If you’re struggling to stick to your New Year’s resolutions, you’re certainly not alone. Failing to keep your resolutions becomes something to joke about in the office. It’s very easy to say, “Well no one keeps their resolutions really. Maybe I’ll have better luck next year.” But it doesn’t have to be that way.
Write a plan
Business owners know the importance of writing a business plan, setting out where they want to get to, and how they’re going to get there. Well, setting goals has also been proven to make it more likely that you’ll stick to a resolution. Try to make them SMART (specific, measurable, agreed upon, realistic and time-based). Rather than say, “I want to get fitter,” say, “I want to be able to jog five kilometres by 1st July. To do that I will jog twice a week. I will use the Couch to 5K app to help me, and I will enlist a jogging partner to make sure I go.”
Think of the things you want in your life, whether it’s finding a job you love, a new relationship, or a new house. Stop thinking of those things as dreams or resolutions. Start thinking of them as goals. Write them down, then work out the steps you need to take to make them happen. Try putting dates beside those steps. If you want to move house for instance, how much do you need to set aside each month for a deposit? What will you do each month to make your current house easier to sell? When are you going to look at locations?
Choose new resolutions
It may be that the resolutions you set aren’t the right ones for you. Or that they need tweaking a little. Perhaps instead of vowing to go to the gym every week, you need to vow to go for a brisk walk each day instead. Or maybe what you really need are general life goals, like the three below:
- Do more of what makes me happy
Sometimes our to-do lists seem so long it’s easy to confuse what’s really important. When we look back on our lives, we won’t wish we’d hoovered more often, checked Facebook more frequently, or stayed just that bit later at work. But we might wish we’d had more fun with our loved ones, or not lost contact with old friends. Think about what you’d really like to do more of, then consider how you can make that happen. Could you swap the school run for a school bike ride, so you have time to talk, or schedule in a monthly movie night with friends? Can you book a set time each week where everyone in the family gets to do something on their own that they really want to, whether it’s crafting, reading or just watching a film?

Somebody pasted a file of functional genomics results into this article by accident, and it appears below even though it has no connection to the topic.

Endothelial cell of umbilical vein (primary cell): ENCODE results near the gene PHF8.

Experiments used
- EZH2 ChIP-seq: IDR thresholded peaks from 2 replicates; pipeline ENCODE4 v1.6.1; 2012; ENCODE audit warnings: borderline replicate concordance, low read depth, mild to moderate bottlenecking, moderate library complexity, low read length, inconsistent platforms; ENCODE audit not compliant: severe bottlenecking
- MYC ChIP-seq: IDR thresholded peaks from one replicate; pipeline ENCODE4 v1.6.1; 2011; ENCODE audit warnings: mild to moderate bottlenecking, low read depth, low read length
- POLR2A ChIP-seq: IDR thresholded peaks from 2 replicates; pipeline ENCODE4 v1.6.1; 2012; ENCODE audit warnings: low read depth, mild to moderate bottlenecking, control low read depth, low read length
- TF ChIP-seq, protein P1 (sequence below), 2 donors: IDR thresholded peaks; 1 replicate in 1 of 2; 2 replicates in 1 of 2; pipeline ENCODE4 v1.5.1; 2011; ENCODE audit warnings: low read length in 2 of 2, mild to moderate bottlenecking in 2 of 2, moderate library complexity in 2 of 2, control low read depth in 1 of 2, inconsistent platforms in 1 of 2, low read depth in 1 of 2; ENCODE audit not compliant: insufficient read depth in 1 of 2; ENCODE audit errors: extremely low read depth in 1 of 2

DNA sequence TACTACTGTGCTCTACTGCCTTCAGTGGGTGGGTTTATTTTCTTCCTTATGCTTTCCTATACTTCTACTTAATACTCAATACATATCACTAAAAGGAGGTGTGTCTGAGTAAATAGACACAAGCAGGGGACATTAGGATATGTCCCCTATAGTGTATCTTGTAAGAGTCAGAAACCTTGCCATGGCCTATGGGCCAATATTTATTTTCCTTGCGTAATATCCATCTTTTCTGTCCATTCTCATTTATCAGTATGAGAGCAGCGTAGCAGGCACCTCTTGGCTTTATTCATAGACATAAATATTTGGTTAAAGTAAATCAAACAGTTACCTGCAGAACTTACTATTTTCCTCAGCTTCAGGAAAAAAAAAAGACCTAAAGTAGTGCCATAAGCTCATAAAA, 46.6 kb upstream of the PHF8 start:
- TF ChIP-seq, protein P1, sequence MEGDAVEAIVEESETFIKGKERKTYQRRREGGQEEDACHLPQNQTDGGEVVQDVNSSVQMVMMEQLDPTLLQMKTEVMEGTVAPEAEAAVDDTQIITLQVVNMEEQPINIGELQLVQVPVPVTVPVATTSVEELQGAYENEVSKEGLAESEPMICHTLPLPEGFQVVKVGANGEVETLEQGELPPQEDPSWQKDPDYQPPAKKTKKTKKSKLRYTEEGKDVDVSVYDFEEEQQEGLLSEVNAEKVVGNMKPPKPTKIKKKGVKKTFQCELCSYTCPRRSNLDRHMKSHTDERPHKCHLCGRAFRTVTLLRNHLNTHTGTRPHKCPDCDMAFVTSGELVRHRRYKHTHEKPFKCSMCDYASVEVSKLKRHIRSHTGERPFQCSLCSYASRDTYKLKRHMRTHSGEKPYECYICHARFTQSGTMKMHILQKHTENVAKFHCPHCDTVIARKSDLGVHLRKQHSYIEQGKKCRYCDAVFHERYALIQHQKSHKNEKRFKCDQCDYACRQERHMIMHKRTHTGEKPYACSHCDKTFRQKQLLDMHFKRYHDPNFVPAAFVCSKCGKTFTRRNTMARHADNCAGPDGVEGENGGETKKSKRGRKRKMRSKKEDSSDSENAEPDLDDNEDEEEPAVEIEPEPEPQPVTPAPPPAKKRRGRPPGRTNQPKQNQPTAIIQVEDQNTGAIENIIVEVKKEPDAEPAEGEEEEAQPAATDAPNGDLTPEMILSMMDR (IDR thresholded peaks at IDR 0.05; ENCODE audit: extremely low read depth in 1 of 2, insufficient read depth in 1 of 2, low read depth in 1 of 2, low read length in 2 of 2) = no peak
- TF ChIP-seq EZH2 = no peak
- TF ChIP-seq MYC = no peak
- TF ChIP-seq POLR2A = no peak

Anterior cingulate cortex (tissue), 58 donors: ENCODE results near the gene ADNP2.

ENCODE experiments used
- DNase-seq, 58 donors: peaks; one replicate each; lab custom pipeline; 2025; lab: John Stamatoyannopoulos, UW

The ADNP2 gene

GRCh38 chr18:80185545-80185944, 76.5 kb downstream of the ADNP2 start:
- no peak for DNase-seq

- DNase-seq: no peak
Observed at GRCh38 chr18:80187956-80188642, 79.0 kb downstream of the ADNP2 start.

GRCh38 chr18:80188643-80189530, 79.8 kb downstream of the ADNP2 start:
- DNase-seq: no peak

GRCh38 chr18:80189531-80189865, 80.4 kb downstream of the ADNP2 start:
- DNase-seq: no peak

- Be present
There are so many things competing for our attention these days. Technology is fantastic, but it’s very easy to become too dependent on it. And our minds certainly tend to wander when someone’s telling us something we’re not that interested in, whether it’s work problems, or their school day. People respond to being listened to. Really listened to. It makes them feel valued. And they’re more likely to listen to you properly in turn. So, if you often find yourself telling your child off for not paying attention, or moaning at your other half for not remembering something you’ve told them, ask yourself whether you really listen to them in turn.
- Be a friend to myself
You wouldn’t criticise a friend for a mistake or because she’d put a few pounds on over Christmas, so why be so harsh on yourself? A good friend is also pretty good at giving us a talking to if we need one though, so don’t be afraid to ask your own opinion sometimes. How would you respond if a friend asked you the same question? What advice would you give her? How would you talk to her if you were worried about a relationship she was in, or a health issue?
Don’t be afraid to ask for help
While only you can take the steps to change, you don’t have to take them alone. There are so many organisations out there that can help. Look for online forums, helplines, or local groups that can help you to hit your goals. Talk to friends and family members about what you want to achieve, and ask them to support you.
I hope you’ve found this post helpful. If you have, please feel free to share it.